Police ran the vehicle's plates, which were written down by the store officer. The car was reported stolen. It has been recovered by authorities, but police have no leads on a suspect.
If you have information about the incident, the Sheriff's Office is asking that you contact Crime Stoppers at 800-222-TIPS or online at crimestoppersinlandnorthwest.org. A cash reward is being offered for information leading to an arrest in this case.
A Spokane man found with a collection of modified weapons and an extensive journal detailing plots to overthrow the federal government pleaded not guilty to federal stalking charges last week.
Brent Russ, 33, was arrested last month after authorities say he sent a threatening letter and package to a former neighbor, who is also a tribal police officer. The woman reported suspicious activity, including comments made by Russ detailing her daily schedule that led her to believe she was being watched.
When federal agents arrived at Russ' southwest Spokane home to question him, they found reinforced steel plating on the doors and windows, tin foil lining interior walls and a lengthy journal dating back to February in which Russ identifies himself as Azrael, the Archangel of Death. Agents also found weapons featuring after-market modifications including a long-range scope, a fluted barrel to increase firing speed and a flash suppressor with chiseled points on the end, designed “to break glass and cause puncture wounds or lacerations to a target,” according to briefs filed by the FBI.
In the journal, Russ apparently indicated his willingness to die in battle against the forces of evil.
“I will exact vengeance on the wicked, and will free humanity from these demons,” Russ allegedly wrote. He also questioned the authenticity of evidence gathered against Adam Lanza, the shooter who killed 26 people, including 20 children, at a Connecticut elementary school in December.
At a lengthy bail hearing later in September, U.S. Magistrate Judge John Rodgers ordered Russ held by federal marshals in advance of courtroom proceedings. A grand jury formally charged Russ with one count of stalking on Tuesday, and Russ pleaded not guilty to the charge Wednesday. His trial has been tentatively scheduled for December.
The alleged theft of a $2 bottle of ibuprofen could lead to weeks of legal headaches for a Spokane man.
Michael Ewing was arrested Saturday after an undercover officer at an East Central grocery store said he saw the 52-year-old sneak a bottle of off-brand painkillers into his pants pocket. The officer approached Ewing when he went to pay for other purchases, and several witnesses said when the officer informed Ewing he would be placed under arrest, he began swinging his fists wildly, striking the officer in the eye. Store employees and the officer eventually subdued Ewing by placing him in handcuffs, according to court documents.
Prosecutors initially sought a charge of first-degree robbery for Ewing, who has two prior felony convictions back in the late 1970s. But at a first appearance in Spokane County Superior Court on Monday, Judge James Triplet ruled prosecutors had only proven probable cause for lesser charges of assault and theft.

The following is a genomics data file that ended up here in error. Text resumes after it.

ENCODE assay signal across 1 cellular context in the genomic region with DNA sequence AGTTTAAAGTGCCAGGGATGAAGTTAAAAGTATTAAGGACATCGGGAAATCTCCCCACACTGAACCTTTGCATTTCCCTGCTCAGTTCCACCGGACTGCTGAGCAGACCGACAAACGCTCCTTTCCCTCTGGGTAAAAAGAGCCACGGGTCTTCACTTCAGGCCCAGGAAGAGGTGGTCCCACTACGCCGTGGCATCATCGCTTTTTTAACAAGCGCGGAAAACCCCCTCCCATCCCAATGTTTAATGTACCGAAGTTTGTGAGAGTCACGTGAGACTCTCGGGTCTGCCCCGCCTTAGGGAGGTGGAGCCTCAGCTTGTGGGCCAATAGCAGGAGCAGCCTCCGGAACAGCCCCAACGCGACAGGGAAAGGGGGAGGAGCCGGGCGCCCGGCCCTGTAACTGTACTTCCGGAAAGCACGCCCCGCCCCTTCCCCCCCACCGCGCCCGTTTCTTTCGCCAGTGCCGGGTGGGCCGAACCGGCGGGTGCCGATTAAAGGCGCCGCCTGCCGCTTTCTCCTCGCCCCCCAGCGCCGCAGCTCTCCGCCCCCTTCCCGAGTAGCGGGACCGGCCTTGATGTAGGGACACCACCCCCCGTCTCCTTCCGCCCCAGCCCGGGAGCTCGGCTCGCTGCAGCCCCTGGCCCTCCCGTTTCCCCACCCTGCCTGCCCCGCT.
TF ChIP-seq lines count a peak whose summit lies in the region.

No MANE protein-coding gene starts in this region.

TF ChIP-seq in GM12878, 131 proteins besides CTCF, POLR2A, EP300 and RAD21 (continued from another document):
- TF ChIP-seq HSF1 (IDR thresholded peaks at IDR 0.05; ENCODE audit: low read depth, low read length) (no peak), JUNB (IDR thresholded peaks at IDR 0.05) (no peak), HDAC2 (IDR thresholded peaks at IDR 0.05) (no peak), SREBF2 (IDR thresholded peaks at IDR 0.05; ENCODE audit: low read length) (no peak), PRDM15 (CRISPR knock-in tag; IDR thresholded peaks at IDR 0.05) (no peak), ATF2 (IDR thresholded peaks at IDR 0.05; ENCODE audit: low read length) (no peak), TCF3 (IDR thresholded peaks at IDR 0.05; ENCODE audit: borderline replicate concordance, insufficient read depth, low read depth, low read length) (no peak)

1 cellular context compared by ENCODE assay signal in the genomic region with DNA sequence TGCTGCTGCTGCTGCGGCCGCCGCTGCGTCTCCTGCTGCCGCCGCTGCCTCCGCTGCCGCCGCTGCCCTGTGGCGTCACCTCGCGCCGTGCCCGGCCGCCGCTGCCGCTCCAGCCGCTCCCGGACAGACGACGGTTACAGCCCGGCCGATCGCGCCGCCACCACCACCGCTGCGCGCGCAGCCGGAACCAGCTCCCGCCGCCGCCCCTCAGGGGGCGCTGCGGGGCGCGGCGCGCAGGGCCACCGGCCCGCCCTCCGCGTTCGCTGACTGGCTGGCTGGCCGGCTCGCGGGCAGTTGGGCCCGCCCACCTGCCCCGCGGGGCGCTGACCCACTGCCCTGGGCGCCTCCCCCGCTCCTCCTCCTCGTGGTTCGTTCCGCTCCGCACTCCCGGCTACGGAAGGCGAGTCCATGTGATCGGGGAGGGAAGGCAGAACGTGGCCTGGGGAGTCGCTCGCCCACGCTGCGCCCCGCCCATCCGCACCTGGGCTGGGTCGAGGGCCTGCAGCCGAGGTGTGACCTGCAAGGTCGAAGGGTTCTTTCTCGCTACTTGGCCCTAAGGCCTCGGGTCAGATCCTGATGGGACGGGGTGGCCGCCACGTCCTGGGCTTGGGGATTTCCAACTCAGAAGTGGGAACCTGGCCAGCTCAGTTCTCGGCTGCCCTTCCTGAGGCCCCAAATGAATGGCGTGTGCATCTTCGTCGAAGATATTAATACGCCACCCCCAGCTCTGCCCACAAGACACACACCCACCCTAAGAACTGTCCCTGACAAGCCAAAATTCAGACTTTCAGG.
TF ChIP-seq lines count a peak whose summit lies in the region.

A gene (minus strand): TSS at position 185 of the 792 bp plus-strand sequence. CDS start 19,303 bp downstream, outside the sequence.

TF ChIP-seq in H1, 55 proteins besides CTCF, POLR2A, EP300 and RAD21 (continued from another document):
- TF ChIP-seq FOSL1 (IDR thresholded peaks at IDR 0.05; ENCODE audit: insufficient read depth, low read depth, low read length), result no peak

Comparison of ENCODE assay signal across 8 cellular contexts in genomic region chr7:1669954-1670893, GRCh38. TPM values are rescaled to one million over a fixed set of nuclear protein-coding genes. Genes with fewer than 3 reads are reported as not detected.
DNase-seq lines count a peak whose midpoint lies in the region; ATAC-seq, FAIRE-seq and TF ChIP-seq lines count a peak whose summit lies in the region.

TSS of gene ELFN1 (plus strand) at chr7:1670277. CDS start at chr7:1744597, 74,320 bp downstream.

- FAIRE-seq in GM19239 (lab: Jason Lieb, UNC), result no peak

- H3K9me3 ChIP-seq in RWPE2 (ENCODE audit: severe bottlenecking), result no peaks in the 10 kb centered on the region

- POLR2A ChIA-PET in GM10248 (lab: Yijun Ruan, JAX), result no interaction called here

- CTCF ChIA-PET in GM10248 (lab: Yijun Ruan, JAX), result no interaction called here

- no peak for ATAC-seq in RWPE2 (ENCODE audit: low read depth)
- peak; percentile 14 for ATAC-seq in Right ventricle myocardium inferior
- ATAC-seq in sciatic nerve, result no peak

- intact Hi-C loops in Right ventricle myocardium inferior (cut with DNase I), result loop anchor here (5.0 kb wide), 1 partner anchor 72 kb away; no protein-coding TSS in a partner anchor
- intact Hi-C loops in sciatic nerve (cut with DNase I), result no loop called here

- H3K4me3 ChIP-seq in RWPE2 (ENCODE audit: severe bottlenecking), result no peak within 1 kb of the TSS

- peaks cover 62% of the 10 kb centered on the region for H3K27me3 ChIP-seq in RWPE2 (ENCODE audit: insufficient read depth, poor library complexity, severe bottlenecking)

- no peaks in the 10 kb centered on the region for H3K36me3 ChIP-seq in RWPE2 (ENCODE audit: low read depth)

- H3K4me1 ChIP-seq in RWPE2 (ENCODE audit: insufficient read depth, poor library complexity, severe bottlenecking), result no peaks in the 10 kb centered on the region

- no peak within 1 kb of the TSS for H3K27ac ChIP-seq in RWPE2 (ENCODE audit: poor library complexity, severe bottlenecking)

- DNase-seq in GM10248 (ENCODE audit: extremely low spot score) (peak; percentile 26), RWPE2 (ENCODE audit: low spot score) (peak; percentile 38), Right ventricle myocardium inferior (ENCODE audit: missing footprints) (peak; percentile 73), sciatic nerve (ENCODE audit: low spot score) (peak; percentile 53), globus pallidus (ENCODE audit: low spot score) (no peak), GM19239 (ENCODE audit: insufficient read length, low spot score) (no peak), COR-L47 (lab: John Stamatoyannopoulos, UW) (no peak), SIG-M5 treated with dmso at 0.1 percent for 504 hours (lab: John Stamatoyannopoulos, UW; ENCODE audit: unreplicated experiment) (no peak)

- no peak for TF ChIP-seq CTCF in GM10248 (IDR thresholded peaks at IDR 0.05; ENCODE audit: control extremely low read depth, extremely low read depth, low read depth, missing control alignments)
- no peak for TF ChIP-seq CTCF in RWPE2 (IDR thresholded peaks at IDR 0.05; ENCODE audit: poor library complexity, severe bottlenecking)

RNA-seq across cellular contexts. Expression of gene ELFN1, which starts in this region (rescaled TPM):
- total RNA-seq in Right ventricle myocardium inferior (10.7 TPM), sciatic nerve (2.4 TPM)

Ewing was released from custody without bail. He is due in court to address the charges later this month.
A high-speed chase ended in a collision at Perry and Baldwin Streets. The suspect is in custody.
Police report the suspect was wanted in connection to an incident involving a gun yesterday. The suspect fled from police when they began chasing him, striking one car. Police executed a PIT maneuver, stopping him at the corner of Perry and Baldwin.
They were unable to provide more information about the suspect or his identity at the scene of the crash.
The U.S. Attorney's Office in Spokane petitioned the U.S. District Court last week to provide more time to investigate the events that led to a National Park ranger shooting a Kettle Falls man on a houseboat last month.
Michael Sublie, the owner of a houseboat currently moored on private property along the Kettle River branch of the Columbia, faces federal charges after Park Service rangers approached him for excessive noise at a remote beach Sept. 14. According to investigators, Sublie was verbally and physically defiant when rangers attempted to board the vessel and turn down the music.
Several demonstrators who turned out for a rally in support of Sublie and Casey Hartinger, the man shot by park rangers, said the incident followed an annual gathering attended by area law enforcement and hospital staff at the beach, and the shooting is just another in a list of grievances they share against the Park Service's law enforcement efforts.
In documents filed Sept. 26, Assistant U.S. District Attorney Tyler Tornabene said his office needed more time to collect investigative reports from various agencies involved in the case. The Washington State Patrol and Investigative Branch of the Park Service are looking into the circumstances leading to the shooting and examining whether there was any professional misconduct on the part of the rangers.
An initial order required the Attorney's Office to provide all discovery to defense counsel within 14 business days of the arrest. Tornabene wrote that timetable would be insufficient to complete the investigation.
“The United States is mindful of its discovery obligations and intends to fully and timely comply with those obligations,” Tornabene wrote.
Sublie is due in court for a pretrial status hearing later this month. Hartinger has not yet been charged in connection with the incident.